References:

  1. http://www.dailymail.co.uk/news/article-3128229/West-Virginia-rate-drug-overdose-deaths.html
  2. http://www.foxbusiness.com/markets/2016/12/19/report-dea-records-show-west-virginia-flooded-with-drugs.html
  3. https://www.washingtonpost.com/national/health-science/cardinal-health-fined-44-million-for-opioid-reporting-violations/2017/01/11/4f217c44-d82c-11e6-9a36-1d296534b31e_story.html?utm_term=.d248d375b1fa

 

UCSOP Kicks off Radio Program on Medication Adherence & Safety

On February 1, 2017 the University of Charleston School of Pharmacy kicked off the first of a six-part Radio Blog Talk Series on Medication Safety and Adherence in partnership with Forest of the Rain Productions.

Script Your FutureEvery Wednesday from 8:30pm-9:30pm EST, February 1-March 8, 2017, the program will feature our students, faculty, staff and community partnership. We will be sharing information about medication adherence and highlighting our community efforts to promote medication safety.

The first show focused on the Script Your Future Campaign. Guests included our Dean, Dr. Michelle Easton and 2017 Script Your Future Chairs, David Poe (Class of 2018), Erik Hanson (Class of 2019), and Tyler Leroy (Class of 2020).  The show was recorded for rebroadcasting and download and can be accessed at: http://forestoftheraineducation.weebly.com/parent-talk-live-special-edition-series-safe-medication-use-script-your-future-medication-adherence-challenge.html

In total, UCSOP We has the potential to reach between 5,000 and 10,000 persons per show throughout the U.S. and in over 50 countries Worldwide.

Learn more about the series at: http://forestoftheraineducation.weebly.com/forest-of-the-rain-productions-and-the-university-of-charleston-school-of-pharmacy.html

 Future programs include: 

February 8: Generation Rx—Prescription Safety Education Partnership with Kanawha County Schools and the University of Charleston School of Pharmacy

Guests: Being Confirmed

February 15: Proper Medication Disposal

Guests: Rebekah Dunham, Class of 2017, University of Charleston School of Pharmacy and Kristi Justice, Executive Director, Kanawha Communities that Care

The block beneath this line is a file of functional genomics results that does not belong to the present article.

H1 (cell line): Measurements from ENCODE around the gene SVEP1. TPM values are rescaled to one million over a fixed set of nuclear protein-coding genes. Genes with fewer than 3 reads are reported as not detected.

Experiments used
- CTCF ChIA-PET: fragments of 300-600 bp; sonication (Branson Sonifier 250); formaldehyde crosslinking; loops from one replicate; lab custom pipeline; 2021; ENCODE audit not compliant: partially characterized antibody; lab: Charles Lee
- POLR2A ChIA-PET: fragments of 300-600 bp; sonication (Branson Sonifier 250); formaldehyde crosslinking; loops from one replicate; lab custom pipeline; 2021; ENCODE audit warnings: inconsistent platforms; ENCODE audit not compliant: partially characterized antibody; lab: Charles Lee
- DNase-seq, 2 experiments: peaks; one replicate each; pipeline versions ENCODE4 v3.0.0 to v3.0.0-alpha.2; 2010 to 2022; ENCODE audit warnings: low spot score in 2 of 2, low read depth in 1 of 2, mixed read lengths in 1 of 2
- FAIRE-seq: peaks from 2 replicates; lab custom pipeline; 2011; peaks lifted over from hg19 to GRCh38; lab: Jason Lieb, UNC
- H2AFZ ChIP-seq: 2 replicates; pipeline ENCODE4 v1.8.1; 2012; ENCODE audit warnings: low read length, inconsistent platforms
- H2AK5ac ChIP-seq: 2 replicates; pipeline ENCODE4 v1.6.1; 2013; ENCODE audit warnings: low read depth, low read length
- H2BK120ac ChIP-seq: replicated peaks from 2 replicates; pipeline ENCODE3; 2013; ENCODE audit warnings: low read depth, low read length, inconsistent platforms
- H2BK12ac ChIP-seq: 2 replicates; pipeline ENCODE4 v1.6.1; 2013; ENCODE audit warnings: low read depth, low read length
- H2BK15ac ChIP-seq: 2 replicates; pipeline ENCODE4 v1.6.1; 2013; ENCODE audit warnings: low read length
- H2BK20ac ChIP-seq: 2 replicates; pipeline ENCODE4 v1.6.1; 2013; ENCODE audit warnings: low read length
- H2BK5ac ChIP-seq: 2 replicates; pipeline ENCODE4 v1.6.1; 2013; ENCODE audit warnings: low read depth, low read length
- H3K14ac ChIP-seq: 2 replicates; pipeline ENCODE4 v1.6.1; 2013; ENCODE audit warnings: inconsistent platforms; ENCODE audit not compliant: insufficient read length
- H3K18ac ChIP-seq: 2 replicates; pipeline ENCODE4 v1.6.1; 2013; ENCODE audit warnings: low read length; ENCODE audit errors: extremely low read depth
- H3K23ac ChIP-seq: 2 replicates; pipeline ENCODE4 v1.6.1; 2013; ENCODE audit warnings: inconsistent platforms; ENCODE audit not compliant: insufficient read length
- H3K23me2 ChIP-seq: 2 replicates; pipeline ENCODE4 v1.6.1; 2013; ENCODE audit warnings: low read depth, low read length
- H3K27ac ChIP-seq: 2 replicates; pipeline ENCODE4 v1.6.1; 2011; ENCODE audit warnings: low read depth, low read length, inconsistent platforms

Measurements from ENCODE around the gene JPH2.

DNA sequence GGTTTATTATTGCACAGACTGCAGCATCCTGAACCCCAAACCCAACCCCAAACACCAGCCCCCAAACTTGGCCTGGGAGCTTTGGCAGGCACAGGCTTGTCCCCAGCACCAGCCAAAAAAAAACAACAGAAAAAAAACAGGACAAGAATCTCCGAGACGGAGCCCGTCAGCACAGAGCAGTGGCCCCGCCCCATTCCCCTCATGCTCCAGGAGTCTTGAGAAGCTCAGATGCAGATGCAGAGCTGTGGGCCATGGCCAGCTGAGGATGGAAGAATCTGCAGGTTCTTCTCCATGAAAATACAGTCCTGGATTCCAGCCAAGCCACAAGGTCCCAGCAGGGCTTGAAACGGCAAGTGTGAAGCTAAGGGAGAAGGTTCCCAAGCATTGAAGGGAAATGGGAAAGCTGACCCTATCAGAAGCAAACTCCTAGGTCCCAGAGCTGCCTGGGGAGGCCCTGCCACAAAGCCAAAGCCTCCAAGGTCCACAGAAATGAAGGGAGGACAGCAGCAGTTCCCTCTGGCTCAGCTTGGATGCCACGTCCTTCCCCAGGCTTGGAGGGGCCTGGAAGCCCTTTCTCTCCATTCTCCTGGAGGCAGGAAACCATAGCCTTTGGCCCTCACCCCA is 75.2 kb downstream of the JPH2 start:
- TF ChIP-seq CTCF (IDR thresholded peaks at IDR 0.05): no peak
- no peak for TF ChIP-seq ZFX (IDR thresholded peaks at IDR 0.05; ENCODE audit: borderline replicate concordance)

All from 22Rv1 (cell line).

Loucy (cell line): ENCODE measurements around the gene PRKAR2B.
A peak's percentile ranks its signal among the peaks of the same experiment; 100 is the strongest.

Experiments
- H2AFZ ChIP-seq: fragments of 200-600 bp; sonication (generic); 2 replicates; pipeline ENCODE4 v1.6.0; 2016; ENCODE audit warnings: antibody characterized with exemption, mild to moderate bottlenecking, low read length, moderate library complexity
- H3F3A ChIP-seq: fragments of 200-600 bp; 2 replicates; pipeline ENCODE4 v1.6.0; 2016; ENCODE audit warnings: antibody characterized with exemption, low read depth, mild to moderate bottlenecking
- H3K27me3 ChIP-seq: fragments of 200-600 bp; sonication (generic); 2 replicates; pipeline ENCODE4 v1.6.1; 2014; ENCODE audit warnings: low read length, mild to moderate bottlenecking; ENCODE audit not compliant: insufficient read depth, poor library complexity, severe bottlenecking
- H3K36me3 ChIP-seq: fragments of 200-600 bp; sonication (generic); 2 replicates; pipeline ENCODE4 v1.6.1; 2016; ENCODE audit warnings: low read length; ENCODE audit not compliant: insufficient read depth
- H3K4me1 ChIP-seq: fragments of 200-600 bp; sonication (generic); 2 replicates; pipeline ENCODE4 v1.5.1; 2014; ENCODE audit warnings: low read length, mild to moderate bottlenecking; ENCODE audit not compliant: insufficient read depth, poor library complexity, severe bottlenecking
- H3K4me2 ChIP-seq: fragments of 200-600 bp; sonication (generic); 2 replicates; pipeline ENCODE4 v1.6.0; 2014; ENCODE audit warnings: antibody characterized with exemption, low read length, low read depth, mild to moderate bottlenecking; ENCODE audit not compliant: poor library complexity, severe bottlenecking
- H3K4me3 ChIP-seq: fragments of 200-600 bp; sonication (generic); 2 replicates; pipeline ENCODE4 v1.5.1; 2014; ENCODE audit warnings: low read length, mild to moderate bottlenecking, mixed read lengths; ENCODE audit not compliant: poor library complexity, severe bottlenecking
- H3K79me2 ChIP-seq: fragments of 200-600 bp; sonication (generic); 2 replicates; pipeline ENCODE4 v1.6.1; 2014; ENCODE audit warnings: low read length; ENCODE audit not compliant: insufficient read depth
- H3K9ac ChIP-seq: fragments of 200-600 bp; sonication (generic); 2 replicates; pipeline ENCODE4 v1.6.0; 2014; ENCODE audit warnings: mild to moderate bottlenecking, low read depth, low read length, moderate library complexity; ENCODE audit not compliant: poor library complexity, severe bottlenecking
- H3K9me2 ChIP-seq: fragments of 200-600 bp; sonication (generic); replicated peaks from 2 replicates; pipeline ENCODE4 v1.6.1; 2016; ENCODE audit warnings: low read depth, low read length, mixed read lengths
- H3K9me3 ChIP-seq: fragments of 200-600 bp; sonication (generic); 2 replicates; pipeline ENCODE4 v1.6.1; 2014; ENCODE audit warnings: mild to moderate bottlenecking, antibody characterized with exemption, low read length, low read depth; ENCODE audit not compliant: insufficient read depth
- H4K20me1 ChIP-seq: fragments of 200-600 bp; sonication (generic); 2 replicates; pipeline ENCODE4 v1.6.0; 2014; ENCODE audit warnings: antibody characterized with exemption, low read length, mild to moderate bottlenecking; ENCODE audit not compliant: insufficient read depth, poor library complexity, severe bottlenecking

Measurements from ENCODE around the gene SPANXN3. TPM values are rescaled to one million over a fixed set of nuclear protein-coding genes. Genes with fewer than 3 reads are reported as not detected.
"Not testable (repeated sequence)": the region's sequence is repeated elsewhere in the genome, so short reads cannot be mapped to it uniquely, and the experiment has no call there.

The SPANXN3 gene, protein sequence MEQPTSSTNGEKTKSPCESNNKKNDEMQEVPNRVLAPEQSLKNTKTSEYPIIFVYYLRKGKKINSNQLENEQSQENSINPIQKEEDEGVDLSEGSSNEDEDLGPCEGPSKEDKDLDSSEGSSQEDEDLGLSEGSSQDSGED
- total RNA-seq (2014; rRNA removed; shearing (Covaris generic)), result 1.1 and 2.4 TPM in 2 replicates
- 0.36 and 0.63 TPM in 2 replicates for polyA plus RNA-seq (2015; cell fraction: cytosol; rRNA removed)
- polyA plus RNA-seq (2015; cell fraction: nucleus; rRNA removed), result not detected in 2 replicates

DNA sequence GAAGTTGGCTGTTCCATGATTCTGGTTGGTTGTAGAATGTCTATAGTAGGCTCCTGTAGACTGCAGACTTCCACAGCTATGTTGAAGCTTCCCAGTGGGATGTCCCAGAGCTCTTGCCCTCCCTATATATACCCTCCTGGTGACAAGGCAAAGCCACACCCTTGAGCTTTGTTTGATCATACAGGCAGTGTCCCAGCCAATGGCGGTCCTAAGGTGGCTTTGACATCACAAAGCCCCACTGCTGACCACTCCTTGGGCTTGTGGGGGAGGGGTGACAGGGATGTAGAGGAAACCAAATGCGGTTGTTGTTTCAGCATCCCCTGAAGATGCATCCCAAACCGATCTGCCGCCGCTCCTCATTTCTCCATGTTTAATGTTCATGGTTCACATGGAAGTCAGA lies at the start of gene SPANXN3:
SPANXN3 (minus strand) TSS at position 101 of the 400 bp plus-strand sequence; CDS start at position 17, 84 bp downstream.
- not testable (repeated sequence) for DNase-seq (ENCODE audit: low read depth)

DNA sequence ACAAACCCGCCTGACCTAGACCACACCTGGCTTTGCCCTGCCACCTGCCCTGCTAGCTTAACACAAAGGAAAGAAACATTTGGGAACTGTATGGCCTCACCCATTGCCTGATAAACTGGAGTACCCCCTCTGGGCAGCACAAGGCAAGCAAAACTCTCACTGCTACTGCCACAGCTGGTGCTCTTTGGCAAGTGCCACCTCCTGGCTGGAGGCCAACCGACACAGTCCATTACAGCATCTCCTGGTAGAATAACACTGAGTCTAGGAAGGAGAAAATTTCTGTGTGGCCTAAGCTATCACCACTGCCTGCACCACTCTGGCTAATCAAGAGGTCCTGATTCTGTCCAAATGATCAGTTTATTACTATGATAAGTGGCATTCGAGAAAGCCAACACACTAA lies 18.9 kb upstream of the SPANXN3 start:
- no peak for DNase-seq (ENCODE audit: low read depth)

February 22: The Nationwide Drug Epidemic & The Role of Medication Adherence with

Guests: Michael Brumage, MD, MPH, FACP, Executive Director/Health Officer, Kanawha-Charleston Health Department; Lindsay Acree, Pharm.D., Assistant Professor, University of Charleston School of Pharmacy; and Rachel Peaytt, Class of 2019, University of Charleston School of Pharmacy

March 1: Medication Adherence & Safety–Focus on DEA 360 Program

Guests: David Gourley, Assistant Special Agent in Charge, Drug Enforcement Agency, Charleston District Office; Victoria Oyewole & Amy Bateman, Class of 2018, University of Charleston School of Pharmacy

March 8: Disease Management and Medication Adherence

Guests: Lindsay Acree, Pharm. D., Assistant Professor, University of Charleston School of Pharmacy; Kristy Lucas, Pharm.D., Professor, University of Charleston School of Pharmacy; Karrie Juengel, Pharm. D., Assistant Professor, University of Charleston School of Pharmacy; and Anne Tiechmann, Pharm.D., Assistant Professor, University of Charleston School of Pharmacy

 

Script Your Future – UCSOP Kicks Off 2017 Medication Adherence Challenge

Script Your Future

The 2017 Script Your Future (SYF) Campaign has officially begun, and as such, the University of Charleston School of Pharmacy is working tirelessly to educate the public about the importance of medication adherence. The main goal of SYF is to educate others about safe and proper medication use. This includes taking medications only as directed by a doctor, pharmacist, or other health care professional. For persons with long-term health conditions, especially, adhering to their medications is critical and possibly life-saving. Research has shown that more than 1 in 3 medication-related hospitalizations happen because the person did not take their medicine as instructed. Furthermore, almost 125,000 people die each year due to medication non-adherence.

Unfortunately, medication adherence is something many people struggle with. Some patients either never fill their prescriptions, or they may never pick up their filled prescriptions from the pharmacy. Others bring their medication home, but they end up skipping doses or stop taking the medication all together. It is important for everyone to take their medications only as directed by a health care provider so they do not take too high or too low of a dose. Not taking medications as instructed, can be detrimental for your health. For example, if a person with COPD does not regularly use their maintenance inhaler, it can result in increased shortness of breath and significantly decrease their overall quality of life. Not taking medications as directed can lead to other health problems, especially if you already have asthma, diabetes, or high blood pressure.